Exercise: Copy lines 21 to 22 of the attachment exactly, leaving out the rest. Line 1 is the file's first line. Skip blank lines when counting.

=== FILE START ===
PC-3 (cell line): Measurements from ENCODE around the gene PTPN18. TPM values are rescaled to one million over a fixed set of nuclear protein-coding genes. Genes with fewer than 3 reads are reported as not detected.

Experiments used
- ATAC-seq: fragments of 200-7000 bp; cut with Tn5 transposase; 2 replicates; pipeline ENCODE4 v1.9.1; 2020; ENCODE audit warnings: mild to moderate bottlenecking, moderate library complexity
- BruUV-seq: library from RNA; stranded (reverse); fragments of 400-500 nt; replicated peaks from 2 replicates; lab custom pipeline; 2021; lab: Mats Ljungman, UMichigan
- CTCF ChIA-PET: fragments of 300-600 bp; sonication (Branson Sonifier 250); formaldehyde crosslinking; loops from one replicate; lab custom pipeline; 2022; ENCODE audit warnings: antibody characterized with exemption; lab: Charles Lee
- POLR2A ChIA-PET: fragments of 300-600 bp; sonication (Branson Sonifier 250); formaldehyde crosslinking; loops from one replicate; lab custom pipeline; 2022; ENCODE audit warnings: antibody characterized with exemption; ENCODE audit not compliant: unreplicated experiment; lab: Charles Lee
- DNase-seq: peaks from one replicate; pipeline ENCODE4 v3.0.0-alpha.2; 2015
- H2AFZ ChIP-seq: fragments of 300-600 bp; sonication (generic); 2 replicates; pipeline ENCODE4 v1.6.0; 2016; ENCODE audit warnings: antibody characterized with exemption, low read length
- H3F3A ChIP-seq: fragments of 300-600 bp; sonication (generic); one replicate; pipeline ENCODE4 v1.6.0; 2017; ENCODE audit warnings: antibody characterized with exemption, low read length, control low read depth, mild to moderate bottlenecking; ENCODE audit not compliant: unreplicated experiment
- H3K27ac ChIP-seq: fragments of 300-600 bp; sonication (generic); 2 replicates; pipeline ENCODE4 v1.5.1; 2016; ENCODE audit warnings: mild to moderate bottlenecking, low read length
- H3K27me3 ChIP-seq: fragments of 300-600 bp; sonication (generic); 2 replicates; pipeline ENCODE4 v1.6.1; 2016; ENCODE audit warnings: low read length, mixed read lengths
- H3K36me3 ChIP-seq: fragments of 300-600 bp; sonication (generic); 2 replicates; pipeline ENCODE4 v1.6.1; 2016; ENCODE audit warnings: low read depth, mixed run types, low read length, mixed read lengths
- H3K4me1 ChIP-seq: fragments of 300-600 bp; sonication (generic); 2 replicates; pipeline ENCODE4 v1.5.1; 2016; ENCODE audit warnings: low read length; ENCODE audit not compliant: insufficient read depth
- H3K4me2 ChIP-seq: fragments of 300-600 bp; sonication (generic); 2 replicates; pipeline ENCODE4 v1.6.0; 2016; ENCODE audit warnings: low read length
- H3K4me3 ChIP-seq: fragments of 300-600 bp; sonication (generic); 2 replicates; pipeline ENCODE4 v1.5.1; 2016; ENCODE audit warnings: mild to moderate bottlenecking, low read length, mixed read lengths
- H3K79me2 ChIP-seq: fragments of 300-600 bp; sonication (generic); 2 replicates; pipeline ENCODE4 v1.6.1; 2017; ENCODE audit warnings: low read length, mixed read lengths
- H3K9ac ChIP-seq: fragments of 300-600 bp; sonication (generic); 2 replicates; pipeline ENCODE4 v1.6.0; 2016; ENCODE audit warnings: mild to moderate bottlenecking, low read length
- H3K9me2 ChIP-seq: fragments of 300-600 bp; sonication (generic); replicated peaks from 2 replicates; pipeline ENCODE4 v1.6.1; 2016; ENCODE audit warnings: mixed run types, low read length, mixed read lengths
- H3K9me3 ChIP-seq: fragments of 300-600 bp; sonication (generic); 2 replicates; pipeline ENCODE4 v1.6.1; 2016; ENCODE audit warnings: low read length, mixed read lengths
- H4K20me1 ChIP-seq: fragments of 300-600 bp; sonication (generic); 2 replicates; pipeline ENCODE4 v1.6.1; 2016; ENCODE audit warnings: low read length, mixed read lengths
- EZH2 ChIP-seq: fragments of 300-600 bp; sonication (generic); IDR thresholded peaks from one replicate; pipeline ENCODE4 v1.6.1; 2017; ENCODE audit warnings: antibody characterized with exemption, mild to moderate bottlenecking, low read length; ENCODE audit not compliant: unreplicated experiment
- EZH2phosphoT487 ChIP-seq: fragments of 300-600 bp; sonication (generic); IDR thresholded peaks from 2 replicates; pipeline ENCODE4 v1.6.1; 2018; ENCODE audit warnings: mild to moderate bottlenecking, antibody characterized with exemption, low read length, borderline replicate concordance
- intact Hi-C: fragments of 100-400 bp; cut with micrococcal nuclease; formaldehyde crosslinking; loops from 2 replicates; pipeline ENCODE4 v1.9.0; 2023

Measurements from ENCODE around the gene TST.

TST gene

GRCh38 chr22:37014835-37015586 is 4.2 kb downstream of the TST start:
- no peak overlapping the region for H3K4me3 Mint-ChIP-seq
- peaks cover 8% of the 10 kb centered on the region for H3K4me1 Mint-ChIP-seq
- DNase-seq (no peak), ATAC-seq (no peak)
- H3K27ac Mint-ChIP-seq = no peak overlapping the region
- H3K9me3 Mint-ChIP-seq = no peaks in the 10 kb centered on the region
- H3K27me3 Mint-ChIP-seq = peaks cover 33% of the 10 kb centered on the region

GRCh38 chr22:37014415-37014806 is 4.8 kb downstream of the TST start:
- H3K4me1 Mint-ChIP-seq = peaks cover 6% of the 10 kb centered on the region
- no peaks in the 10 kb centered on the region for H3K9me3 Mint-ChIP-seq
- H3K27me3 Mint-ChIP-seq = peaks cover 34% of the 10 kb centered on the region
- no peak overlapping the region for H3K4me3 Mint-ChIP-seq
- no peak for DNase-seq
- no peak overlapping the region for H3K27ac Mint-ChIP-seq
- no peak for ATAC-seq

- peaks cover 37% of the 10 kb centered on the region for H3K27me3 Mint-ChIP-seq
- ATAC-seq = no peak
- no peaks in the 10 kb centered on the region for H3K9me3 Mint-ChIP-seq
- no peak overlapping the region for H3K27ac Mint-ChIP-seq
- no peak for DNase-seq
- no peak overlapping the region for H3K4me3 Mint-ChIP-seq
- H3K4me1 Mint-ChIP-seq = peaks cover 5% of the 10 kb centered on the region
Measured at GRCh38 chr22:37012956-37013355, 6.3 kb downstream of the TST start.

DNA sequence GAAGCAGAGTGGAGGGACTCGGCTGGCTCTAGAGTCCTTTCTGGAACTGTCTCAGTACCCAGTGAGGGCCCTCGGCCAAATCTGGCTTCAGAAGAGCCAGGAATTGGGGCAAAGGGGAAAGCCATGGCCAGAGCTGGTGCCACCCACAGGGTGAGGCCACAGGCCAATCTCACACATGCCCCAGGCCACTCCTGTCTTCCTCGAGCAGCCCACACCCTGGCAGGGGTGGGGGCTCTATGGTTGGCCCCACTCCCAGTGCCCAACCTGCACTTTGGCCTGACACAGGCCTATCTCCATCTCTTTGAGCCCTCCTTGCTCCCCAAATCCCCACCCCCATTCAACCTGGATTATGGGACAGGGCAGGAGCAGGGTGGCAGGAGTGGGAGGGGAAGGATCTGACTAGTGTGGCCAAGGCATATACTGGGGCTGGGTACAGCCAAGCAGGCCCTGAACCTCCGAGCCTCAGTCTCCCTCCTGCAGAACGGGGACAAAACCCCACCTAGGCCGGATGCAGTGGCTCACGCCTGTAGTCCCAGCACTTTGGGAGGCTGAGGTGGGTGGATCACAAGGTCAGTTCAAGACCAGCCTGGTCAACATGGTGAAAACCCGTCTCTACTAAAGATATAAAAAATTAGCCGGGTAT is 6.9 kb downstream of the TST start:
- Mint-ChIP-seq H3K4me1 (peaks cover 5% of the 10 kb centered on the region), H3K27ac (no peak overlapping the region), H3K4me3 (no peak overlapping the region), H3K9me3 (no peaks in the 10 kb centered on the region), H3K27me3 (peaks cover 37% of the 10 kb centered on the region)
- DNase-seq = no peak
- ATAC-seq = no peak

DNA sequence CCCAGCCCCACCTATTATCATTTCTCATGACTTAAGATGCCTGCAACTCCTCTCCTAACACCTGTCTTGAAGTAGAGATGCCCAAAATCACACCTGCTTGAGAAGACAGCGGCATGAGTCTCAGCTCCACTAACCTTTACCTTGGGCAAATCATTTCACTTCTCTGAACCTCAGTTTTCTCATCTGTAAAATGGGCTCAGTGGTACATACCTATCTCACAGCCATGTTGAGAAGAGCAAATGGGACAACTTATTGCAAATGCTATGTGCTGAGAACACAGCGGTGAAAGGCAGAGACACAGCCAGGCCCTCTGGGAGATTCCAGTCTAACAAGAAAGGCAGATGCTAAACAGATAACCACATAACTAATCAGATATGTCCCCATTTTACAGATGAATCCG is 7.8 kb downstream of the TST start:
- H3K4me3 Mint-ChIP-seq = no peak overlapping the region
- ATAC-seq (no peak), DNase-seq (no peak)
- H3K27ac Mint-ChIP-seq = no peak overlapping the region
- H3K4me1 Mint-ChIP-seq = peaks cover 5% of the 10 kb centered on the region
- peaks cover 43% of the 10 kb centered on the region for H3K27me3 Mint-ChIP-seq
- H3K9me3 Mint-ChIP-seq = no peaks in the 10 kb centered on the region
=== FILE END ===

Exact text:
- EZH2 ChIP-seq: fragments of 300-600 bp; sonication (generic); IDR thresholded peaks from one replicate; pipeline ENCODE4 v1.6.1; 2017; ENCODE audit warnings: antibody characterized with exemption, mild to moderate bottlenecking, low read length; ENCODE audit not compliant: unreplicated experiment
- EZH2phosphoT487 ChIP-seq: fragments of 300-600 bp; sonication (generic); IDR thresholded peaks from 2 replicates; pipeline ENCODE4 v1.6.1; 2018; ENCODE audit warnings: mild to moderate bottlenecking, antibody characterized with exemption, low read length, borderline replicate concordance